1:26 And God said, Let us make man in our image, after our likeness: and let them have dominion over the fish of the sea, and over the fowl of the air, and over the cattle, and over all the earth, and over every creeping thing that creepeth upon the earth. 1:27 So God created man in his own image, in the image of God created he him; male and female created he them.
But what does it mean? God is, generally speaking, not claimed to have a physical form. Old Testament God isn’t all that nice either, so a metaphorical interpretation of the concept would really be all for the best. Continue reading →
Young children approach life with refreshing innocence. They assume that spoken words are truth because they have no reason to question the trusted adult who spoke them. But as children grow older, they begin to question adults and situations—they want evidence of truth as they encounter unknown people and new circumstances in their world.
I’m not sure quite how trusting children really are – you certainly shouldn’t trust them. They also tend to start questioning from the beginning, but they might need to be taught the hated ‘critical thinking skills’ before they get any good at it. Continue reading →
The Institute for Creation Research has a number of magazines, the most famous of which is the monthly newsletter Acts & Facts, which is often featured on the ICR’s front page. Here’s a brief summary of the June 2012 edition. For future reference the magazine can be found in pdf form here.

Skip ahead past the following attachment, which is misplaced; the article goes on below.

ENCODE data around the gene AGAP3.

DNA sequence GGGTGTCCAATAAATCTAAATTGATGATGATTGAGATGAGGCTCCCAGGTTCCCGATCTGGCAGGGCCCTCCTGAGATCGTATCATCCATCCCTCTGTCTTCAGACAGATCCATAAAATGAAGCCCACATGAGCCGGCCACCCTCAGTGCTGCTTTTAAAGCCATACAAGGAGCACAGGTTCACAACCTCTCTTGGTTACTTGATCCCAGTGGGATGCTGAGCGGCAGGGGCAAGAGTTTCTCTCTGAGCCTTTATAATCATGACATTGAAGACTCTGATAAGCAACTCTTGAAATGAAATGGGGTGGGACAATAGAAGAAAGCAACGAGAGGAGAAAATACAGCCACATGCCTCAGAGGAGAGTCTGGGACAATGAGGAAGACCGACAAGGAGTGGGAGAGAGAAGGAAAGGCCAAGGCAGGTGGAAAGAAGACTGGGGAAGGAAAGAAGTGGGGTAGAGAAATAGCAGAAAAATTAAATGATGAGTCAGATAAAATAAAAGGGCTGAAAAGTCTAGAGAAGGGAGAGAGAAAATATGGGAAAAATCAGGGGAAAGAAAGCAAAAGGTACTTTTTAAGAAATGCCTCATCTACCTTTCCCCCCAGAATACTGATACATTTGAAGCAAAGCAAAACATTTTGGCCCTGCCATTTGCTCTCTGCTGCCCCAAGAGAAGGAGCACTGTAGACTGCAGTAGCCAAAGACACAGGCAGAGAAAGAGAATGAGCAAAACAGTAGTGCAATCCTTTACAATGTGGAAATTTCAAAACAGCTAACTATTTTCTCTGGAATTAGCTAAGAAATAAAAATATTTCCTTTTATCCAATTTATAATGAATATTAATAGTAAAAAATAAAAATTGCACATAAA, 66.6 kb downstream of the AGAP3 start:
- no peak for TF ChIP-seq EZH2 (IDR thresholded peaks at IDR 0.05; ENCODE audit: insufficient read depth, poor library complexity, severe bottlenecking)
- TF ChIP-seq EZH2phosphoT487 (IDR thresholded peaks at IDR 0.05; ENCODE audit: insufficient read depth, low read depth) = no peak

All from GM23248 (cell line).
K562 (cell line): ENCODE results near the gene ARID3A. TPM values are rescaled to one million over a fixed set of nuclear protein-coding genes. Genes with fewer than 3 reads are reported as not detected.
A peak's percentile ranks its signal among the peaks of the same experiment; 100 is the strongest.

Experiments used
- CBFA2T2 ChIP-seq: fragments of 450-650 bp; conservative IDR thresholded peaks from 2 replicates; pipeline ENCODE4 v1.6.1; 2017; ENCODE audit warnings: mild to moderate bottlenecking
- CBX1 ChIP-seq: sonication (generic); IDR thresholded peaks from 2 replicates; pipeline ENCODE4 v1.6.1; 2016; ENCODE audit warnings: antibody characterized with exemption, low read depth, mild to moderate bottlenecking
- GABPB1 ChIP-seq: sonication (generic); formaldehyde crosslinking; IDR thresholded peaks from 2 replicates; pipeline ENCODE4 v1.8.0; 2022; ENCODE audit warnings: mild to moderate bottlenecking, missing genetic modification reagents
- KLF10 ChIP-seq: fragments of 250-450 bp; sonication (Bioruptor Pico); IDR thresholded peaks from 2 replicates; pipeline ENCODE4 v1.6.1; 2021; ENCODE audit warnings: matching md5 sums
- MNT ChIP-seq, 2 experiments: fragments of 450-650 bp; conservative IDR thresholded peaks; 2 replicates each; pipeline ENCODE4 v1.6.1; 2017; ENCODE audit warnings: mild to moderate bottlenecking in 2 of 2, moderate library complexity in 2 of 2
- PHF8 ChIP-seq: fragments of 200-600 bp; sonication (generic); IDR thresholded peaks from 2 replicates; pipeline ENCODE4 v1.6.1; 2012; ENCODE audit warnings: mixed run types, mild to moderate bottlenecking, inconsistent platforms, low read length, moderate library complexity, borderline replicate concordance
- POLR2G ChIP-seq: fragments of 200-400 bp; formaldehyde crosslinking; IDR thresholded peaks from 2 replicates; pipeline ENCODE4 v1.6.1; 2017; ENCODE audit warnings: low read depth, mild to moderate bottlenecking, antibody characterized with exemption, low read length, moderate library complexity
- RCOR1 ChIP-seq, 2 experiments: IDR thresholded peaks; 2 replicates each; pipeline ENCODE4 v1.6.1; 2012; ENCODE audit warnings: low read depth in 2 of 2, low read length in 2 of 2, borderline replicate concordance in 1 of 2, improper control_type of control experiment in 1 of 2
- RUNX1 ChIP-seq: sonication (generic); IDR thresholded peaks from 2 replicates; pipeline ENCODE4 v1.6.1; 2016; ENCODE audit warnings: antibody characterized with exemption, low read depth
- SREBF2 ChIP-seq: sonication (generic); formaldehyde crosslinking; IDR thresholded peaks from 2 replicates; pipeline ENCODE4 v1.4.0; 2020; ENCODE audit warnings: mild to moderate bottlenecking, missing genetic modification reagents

The editor’s column for this month is by Jayme Durant, Associate Editor (and the author of last months). This months edition of Acts & Facts is all about repeatedly insisting that “Genesis matters.” They have, in reverse alphabetical order, “Why Recent Creation Matters,” this “What Matters Most” article, “Does Genesis Really Matter,” and “Do Origins Matter?” They also advertise for a ‘conference’ called “Your Origins Matter,” ads for which were present last month also. A little monotonous, but whatever. Continue reading →
As should come as no surprise, flood stories are fairly common throughout the world: so are floods. A lengthy list of such myths and summaries of their narrative compiled by Mark Isaak can be found at talk.origins.
It is a common creationist claim that the large number of these myths is evidence that their Global Flood actually happened. Never mind that the plural of anecdote is not data, and that folklore quite definitely falls under the ‘anecdote’ category. The ICR has even gone so far as to make us a video preaching this message, called Flood Stories:
Quite a lot of interesting stuff, to judge by my newly expanded (and easily updateable) page with the list of known ICR articles on the flood. There is so much stuff to wade through that this has had to become a series of articles from the original planned (and I use that word loosely) single article.
We will begin, then, with their beliefs about what the world looked like before the Flood: Continue reading →